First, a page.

4)  Set up your Environment.  Make sure your curtains block out the light so the room is as pitch black as possible (light triggers the body to want to begin it's wake up time).  Invest in quality sleeping accoutrements (good mattress, sheets, pillows, etc.) because you spend about 1/3 of your life in bed.  Consider using white noise if you live in a noisy area (or if you have two screaming babies at home, like yours truly).  Try to make sure your room is a comfortable temperature for sleeping (studies like this one recommend somewhere between 65 and 72 degrees Fahrenheit).  

5) Clear your mind before bed.  Life can be stressful, I often find myself reminiscing on childhood, when my biggest worries were getting my homework done, and how long mom was going to let me play outside.  Nowadays I feel like everything and the kitchen sink is thrown my way every single day.  Here are a few solutions: jot down what is pre-occupying your mind in a journal, meditate to clear the thoughts, do some gentle and relaxing stretches, calmly process what you accomplished today and what you will get done tomorrow, etc.

On Commitment

Mardi Gras was just a couple days ago. Every year, Christians will spend a day in celebration, right before spending 40 days refocusing and rededicating themselves. Many make Lenten Resolutions (giving up candy, television, swearing) to help spend time improving themselves. After the 40 days are over, there is another celebration, Easter, and then it's back to life and routines as usual.

Mainstream Media often leads people to criticizing those who indulge in seasonal fitness events such as the New Years Resolutions crowd, yo-yo dieters, the beach season crowd, and on and on. However, they also miss the power of the opportunities for people. Sometimes we need an event to jar us out of our everyday routine, we need a goal to reach for, something to help us dedicate ourselves for 6 to 8 weeks. And when we reach that goal, we feel better about ourselves.

It is a very difficult feat to be constantly pushing and improving all of the time. All the way through college, we have breaks throughout the year (fall break, winter break, spring break, summer break). Seasons change, we take vacations or long weekends to re-charge our lives.

Physically most athletes go through the same cycles. Professional athletes train differently in-season and out. They often have fatigue from an intense season, that sometimes takes weeks or months to recover from. These rest and recovery periods are just as important to well-being as the periods of hard work.

It is important not to go over the edge during these rest periods either. They also need to be done with a goal of "recovery" rather than a goal of "doing absolutely nothing". For much of the year, you can focus your workout on having fun, learning something new, and recharging your life.

However, once or twice a year, it is a good thing to set a goal and go after it intensely. You can return your training back to a more leisurely pace at the end. But for 6 to 8 weeks, it's good to dedicate towards your self improvement, and go after it.

Flu Season

It's been a classic Louisville weather week so far. We started off with a huge temperature drop and some snow. It settled in to some unseasonably cold weather in the 20's. Now this weekend it is expected to be in the 50's and raining. Among other things, these constantly changing temperatures are a recipe for an early onset of flu season.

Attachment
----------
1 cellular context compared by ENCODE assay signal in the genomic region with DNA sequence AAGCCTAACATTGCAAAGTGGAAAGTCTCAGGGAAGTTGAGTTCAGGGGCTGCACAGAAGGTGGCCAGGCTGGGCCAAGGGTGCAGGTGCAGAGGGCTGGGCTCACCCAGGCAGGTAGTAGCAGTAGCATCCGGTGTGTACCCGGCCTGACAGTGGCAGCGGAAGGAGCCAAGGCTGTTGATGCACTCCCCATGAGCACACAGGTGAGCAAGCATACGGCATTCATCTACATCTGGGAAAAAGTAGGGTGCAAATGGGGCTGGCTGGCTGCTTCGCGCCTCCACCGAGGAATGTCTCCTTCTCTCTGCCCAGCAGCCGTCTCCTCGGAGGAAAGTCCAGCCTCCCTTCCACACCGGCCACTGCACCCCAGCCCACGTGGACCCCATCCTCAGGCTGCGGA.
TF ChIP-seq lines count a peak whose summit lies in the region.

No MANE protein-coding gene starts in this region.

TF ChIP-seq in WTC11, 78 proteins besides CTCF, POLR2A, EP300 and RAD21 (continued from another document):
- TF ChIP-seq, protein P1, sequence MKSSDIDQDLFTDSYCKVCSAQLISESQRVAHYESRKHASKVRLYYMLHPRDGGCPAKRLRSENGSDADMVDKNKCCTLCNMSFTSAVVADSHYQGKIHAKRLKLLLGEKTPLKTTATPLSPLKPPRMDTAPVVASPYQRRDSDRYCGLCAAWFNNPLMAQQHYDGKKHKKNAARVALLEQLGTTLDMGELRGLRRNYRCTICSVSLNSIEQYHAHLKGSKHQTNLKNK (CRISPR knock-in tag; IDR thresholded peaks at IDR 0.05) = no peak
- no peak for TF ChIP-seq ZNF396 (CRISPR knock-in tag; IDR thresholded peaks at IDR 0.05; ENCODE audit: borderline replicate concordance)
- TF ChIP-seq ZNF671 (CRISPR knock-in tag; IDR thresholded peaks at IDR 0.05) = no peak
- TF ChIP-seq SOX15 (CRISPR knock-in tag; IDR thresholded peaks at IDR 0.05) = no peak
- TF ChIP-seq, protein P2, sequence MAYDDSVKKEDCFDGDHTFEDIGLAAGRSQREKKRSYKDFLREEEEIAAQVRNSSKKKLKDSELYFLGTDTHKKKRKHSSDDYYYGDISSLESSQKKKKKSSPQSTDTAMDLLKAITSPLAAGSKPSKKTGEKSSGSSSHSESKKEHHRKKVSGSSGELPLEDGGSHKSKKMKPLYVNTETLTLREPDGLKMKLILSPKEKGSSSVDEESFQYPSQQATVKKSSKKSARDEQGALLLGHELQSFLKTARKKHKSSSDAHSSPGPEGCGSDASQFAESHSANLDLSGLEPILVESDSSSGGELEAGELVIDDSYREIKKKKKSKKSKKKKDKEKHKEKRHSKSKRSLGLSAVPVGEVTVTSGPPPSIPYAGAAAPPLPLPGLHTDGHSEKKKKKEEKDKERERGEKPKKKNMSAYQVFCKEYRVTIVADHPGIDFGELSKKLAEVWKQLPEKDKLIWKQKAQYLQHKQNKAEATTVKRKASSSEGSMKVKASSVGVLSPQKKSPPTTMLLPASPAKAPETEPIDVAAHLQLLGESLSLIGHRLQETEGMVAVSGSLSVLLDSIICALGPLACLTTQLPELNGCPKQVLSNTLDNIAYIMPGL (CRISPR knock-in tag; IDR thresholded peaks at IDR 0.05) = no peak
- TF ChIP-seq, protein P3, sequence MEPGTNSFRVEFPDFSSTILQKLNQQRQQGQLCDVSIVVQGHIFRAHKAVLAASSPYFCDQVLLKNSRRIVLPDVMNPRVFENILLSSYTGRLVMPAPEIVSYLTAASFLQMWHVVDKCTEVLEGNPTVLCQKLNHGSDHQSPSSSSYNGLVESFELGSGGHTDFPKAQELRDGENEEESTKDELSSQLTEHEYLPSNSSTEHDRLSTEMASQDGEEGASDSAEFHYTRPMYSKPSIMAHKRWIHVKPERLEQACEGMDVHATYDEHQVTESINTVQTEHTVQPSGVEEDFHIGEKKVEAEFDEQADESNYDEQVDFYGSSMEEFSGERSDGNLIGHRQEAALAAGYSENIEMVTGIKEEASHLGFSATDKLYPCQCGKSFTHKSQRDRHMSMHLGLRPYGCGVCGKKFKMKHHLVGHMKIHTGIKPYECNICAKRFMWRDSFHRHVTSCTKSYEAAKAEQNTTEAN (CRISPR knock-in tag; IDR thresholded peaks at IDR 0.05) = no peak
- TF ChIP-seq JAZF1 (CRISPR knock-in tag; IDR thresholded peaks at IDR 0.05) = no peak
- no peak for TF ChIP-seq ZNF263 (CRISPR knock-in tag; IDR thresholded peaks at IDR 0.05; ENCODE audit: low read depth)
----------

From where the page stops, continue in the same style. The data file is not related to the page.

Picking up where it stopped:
This raises tons of questions every year about how to prevent the flu, and then what to do once you have it.

Here is the cliff notes version, for those of you who want the quick answers:

1. Should I get a flu shot? It won't cause you to get the flu (although the spray might). It also might not prevent you from getting the flu, but it does stand a good chance of helping. If I could tell you right now that for a little stick of a needle and $10 you wouldn't get sick this year, you would probably take me up on it.

2. Cover up your face when you cough and sneeze. Nobody wants to be around the person that is projectile launching virus's from their nose and mouth. It's common courtesy. Just cough/sneeze into the elbow of your shirt, a kleenex, or a handkerchief (yes people do still carry these around...and yes I am one of them).

3. How do I get the virus?  When scientists infect test subjects, they normally introduce the flu virus to the nose. Make sure to wash your hands before you touch your eyes, nose, or mouth.

4. What should I eat? Your body needs good nutrients to withstand, and then fight, sickness. Keep up your intake of protein, fats, vegetables, and multivitamins. Lower your carbs slightly. Avoid comfort foods.

Here is a good blog article that elaborates on this further:

5. Should you train? Probably not. Your body is fighting something and trying to repair itself. Intense strength training or cardio training that usually require recovery time will set you back.

6. So I should sit on the couch and do nothing until I'm well? I wouldn't take it to that extreme either. For cardio, use your heart rate as a guide. Some light, low intensity cardio (pulse under 120 bpm the first couple days, and work up to under 140 bpm until completely well) could do some good. As for resistance training, dial it back, do some bodyweight training, some stuff that will help you move good and feel good, but not require recovery.

Here is a good blog for further details on this:

7. I'm still confused? This is perfectly normal. There is so much information about this topic, some of it good, some of it bad. Either email me, or come visit me and I'll help you sift through your questions.

photo credit: <a href="">samanthacelera</a> via <a href="">photopin</a> <ahref="">cc</a>